As with events, so is it with thoughts. When I watch that flowing river, which, out of regions I see not, pours for a season its streams into me,- I see that I am a pensioner,not a cause, but a surprised spectator of this ethereal water ; that I desire and look up, and put myself in the attitude of reception, but from some alien energy the visions come.
The Supreme Critic on all the errors of the past and the present, and the only prophet of that which must be, is that great nature in which we rest, as the earth lies in the soft arms of the atmosphere; that Unity, that Over-soul, within which every man's particular being is contained and made one with all other; that common heart, of which all sincere conversation is the worship, to which all right action is submission ; that overpowering reality which confutes our tricks and talents, and constrains every one to pass for what he is, and to speak from his character and not from his tongue; and which evermore tends and aims to pass into our thought and hand, and become wisdom, and virtue, and power, and beauty. We in succession, division, parts, in particles. Meantime, within man is the soul of the whole; the wise
silence ; the universal beauty, to which every part and particle is equally related ; the eternal One. And this deep power in which we exist, and whose beatitude is all accessible to us, is not only self-sufficing and perfect in every hour, but the act of seeing and the thing seen, the seer and the spectacle, the subject and the object, are one. We see the world piece by piece, as the sun, the moon, the animal, the tree : but the whole, of which these are the shining parts, is the soul. It is only by the vision of that Wisdom that the horoscope of the ages can be read, and it is only by falling back on our better thoughts, by yielding to the spirit of prophecy which is innate in every man, that we can know what it saith. Every man's words, who speaks from that life, must sound vain to those who do not dwell in the same thought on their own part. I dare not speak for it. My words do not carry its august sense ; they fall short and cold. Only itself can inspire whom it will, and behold! their speech shall be lyrical, and sweet, and universal as the rising of the wind. Yet I desire, even by profane words, if sacred I may not use, to indicate the heaven of this deity, and to report what hints I have collected of the transcendent simplicity and energy of the Highest Law.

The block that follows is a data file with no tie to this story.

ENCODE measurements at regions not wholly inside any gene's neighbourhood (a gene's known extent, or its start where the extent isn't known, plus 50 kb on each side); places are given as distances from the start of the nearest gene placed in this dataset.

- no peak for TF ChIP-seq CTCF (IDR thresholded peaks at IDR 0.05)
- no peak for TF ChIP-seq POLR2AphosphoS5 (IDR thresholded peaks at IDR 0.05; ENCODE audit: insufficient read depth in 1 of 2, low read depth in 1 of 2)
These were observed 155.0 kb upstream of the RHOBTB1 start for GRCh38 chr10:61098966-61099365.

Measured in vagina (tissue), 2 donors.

If we consider what happens in conversation, in reveries, in remorse, in times of passion, in surprises, in the instructions of dreams wherein often we see ourselves in masquerade, -the droll disguises only magnifying and enhancing a real element, and forcing it on our distinct notice,—we shall catch many hints that will broaden and lighten into knowledge of the secret of nature. All goes to show that the soul in man is not an organ, but animates and exercises all the organs; is not a function, like the power of memory, of calculation, of comparison,—but uses these as hands and feet; is not a faculty, but a light; is not the intellect or the will, but the master of the intellect and the will;—is the vast back-ground of our being, in which they lie,-an immensity not possessed and that cannot be possessed. From within or from behind, a light shines through us upon things, and makes us aware that we are nothing, but the light is all. A man is the façade